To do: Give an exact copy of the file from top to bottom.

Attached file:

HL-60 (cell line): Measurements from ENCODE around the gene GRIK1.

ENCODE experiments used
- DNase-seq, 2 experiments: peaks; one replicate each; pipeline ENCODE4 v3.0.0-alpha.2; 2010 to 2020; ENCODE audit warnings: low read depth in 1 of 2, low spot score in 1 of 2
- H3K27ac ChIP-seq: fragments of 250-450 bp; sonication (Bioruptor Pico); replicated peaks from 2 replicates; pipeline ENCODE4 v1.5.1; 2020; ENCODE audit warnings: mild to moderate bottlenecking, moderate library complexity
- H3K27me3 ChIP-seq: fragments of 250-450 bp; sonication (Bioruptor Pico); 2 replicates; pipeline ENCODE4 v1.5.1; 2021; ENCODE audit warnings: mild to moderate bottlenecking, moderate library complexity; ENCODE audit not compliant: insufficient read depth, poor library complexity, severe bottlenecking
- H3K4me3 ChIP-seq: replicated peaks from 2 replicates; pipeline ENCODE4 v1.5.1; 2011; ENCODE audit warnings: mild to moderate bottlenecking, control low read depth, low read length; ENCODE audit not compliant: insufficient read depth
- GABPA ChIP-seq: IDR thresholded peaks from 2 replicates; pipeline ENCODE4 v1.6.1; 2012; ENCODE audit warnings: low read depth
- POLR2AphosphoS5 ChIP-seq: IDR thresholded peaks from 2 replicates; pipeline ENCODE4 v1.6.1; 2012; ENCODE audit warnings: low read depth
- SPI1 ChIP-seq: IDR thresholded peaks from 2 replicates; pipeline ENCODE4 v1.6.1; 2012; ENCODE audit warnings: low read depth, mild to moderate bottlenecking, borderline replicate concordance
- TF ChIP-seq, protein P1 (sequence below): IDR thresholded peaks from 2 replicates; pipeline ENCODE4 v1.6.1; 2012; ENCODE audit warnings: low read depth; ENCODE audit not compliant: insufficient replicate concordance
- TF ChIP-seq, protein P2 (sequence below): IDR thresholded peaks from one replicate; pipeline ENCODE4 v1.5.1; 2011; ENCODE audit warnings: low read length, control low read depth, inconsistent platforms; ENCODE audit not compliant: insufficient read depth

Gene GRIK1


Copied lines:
HL-60 (cell line): Measurements from ENCODE around the gene GRIK1.

ENCODE experiments used
- DNase-seq, 2 experiments: peaks; one replicate each; pipeline ENCODE4 v3.0.0-alpha.2; 2010 to 2020; ENCODE audit warnings: low read depth in 1 of 2, low spot score in 1 of 2
- H3K27ac ChIP-seq: fragments of 250-450 bp; sonication (Bioruptor Pico); replicated peaks from 2 replicates; pipeline ENCODE4 v1.5.1; 2020; ENCODE audit warnings: mild to moderate bottlenecking, moderate library complexity
- H3K27me3 ChIP-seq: fragments of 250-450 bp; sonication (Bioruptor Pico); 2 replicates; pipeline ENCODE4 v1.5.1; 2021; ENCODE audit warnings: mild to moderate bottlenecking, moderate library complexity; ENCODE audit not compliant: insufficient read depth, poor library complexity, severe bottlenecking
- H3K4me3 ChIP-seq: replicated peaks from 2 replicates; pipeline ENCODE4 v1.5.1; 2011; ENCODE audit warnings: mild to moderate bottlenecking, control low read depth, low read length; ENCODE audit not compliant: insufficient read depth
- GABPA ChIP-seq: IDR thresholded peaks from 2 replicates; pipeline ENCODE4 v1.6.1; 2012; ENCODE audit warnings: low read depth
- POLR2AphosphoS5 ChIP-seq: IDR thresholded peaks from 2 replicates; pipeline ENCODE4 v1.6.1; 2012; ENCODE audit warnings: low read depth
- SPI1 ChIP-seq: IDR thresholded peaks from 2 replicates; pipeline ENCODE4 v1.6.1; 2012; ENCODE audit warnings: low read depth, mild to moderate bottlenecking, borderline replicate concordance
- TF ChIP-seq, protein P1 (sequence below): IDR thresholded peaks from 2 replicates; pipeline ENCODE4 v1.6.1; 2012; ENCODE audit warnings: low read depth; ENCODE audit not compliant: insufficient replicate concordance
- TF ChIP-seq, protein P2 (sequence below): IDR thresholded peaks from one replicate; pipeline ENCODE4 v1.5.1; 2011; ENCODE audit warnings: low read length, control low read depth, inconsistent platforms; ENCODE audit not compliant: insufficient read depth

Gene GRIK1